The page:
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Hoffmann, R. A wiki for the life sciences where authorship matters. Nature Genetics (2008)

A musculoskeletal model of the knee for evaluating ligament forces during isometric contractions.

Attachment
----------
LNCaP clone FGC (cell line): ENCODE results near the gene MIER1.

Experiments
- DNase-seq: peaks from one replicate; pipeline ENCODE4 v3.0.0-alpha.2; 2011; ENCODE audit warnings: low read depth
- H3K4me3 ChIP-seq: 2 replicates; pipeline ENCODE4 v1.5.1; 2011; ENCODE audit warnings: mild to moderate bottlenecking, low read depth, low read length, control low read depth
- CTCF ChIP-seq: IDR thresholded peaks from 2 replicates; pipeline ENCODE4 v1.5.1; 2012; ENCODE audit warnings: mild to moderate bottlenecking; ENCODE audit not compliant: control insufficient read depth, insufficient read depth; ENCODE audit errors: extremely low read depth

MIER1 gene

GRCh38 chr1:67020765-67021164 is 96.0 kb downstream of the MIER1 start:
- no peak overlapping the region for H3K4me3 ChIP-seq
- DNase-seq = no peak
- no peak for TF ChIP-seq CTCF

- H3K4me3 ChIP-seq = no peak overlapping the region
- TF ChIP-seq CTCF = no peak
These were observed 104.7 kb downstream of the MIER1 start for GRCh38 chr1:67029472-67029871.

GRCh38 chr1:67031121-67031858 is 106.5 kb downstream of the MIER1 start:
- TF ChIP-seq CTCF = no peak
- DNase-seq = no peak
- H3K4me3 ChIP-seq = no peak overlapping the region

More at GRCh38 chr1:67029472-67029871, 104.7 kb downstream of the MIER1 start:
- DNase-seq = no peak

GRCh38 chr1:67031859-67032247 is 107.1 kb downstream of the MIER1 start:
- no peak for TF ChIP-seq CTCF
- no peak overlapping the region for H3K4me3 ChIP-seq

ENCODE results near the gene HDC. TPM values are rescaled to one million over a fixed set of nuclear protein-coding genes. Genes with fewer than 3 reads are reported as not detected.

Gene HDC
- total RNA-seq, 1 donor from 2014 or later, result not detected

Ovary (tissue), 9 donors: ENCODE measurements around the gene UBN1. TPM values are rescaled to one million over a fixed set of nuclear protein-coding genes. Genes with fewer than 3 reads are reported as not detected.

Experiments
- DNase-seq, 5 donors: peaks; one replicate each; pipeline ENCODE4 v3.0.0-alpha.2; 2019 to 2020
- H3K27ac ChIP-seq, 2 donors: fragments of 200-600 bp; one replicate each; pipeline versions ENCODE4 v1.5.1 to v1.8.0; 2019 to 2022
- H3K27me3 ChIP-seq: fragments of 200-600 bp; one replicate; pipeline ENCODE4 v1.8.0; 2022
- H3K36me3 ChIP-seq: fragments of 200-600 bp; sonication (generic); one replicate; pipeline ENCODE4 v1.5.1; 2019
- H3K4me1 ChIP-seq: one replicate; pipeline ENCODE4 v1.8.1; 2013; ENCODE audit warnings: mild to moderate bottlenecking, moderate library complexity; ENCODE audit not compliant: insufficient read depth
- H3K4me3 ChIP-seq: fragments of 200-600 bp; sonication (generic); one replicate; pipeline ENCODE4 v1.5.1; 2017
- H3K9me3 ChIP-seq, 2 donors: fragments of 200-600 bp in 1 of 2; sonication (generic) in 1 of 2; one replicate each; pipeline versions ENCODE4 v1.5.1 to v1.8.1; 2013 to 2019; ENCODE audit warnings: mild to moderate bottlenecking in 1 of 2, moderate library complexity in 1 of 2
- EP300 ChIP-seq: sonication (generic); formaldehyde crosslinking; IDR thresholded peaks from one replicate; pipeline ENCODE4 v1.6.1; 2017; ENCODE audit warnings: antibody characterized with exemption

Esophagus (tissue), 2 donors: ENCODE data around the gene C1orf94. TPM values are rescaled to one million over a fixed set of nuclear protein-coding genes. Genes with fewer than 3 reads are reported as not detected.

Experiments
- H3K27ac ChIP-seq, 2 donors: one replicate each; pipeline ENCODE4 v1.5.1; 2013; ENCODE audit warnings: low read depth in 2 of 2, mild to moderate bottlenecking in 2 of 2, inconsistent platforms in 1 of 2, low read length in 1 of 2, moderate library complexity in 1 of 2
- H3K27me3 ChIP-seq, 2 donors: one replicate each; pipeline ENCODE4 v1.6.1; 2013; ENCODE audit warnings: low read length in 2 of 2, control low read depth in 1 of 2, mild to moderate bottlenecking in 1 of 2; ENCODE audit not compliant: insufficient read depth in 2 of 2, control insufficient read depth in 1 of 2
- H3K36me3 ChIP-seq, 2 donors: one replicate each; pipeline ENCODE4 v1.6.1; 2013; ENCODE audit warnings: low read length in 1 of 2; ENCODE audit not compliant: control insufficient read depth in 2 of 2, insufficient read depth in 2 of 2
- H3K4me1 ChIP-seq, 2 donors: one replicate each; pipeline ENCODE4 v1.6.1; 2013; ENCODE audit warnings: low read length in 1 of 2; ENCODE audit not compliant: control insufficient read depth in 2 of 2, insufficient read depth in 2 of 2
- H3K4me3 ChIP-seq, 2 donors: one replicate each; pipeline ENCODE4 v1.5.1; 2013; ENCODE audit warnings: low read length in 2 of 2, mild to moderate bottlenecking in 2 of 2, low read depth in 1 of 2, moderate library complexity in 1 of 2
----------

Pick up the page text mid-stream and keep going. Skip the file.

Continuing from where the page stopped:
A model of the knee in the sagittal plane was developed to study the forces in the ligaments induced by isometric contractions of the extensor and flexor muscles. The geometry of the distal femur was obtained from cadaver data. The tibial plateau and patellar facet were modeled as flat surfaces. Eleven elastic elements were used to describe the mechanical behavior of the anterior and posterior cruciate ligaments ( ACL and PCL), the medial and lateral collateral ligaments ( MCL and LCL), and the posterior capsule. The model knee was actuated by 11 musculotendinous units, each muscle represented by a Hill-type contractile element, a series-elastic element, and a parallel-elastic element. Tendon was assumed to be elastic. The response of the model to anterior-posterior drawer suggests that the geometrical and mechanical properties of the model ligaments approximate the behavior of real ligaments in the intact knee. Calculations for a simulated quadriceps leg raise indicate further that the two-dimensional model reproduces the response of the three-dimensional knee under similar conditions of loading and constraint. During maximum isometric contractions of the quadriceps, the model ACL is loaded from full extension to 80 degrees C of flexion; the model PCL is loaded at 70 degrees of flexion and greater. For maximum isometric extension, ACL forces in the range 0-20 degrees of flexion depend most heavily upon the force-length properties of the quadriceps. At flexion angles greater than 20 degrees, cruciate ligament forces are determined by the geometry of the articulating surfaces of the bones. During isolated contractions of the hamstrings and gastrocnemius muscles, the model ACL is loaded from full extension to 10 degrees of flexion; the model PCL is loaded at all flexion angles greater than 10 degrees. Isolated contractions of the flexor muscles cannot unload the ACL near full extension, as the behavior of the ACL in this region is governed by the shapes of the bones. At 10 degrees of flexion or greater, the overall pattern of PCL force is explained by the force length properties of the hamstrings and by the geometrical arrangement of the flexor muscles about the knee.[1]


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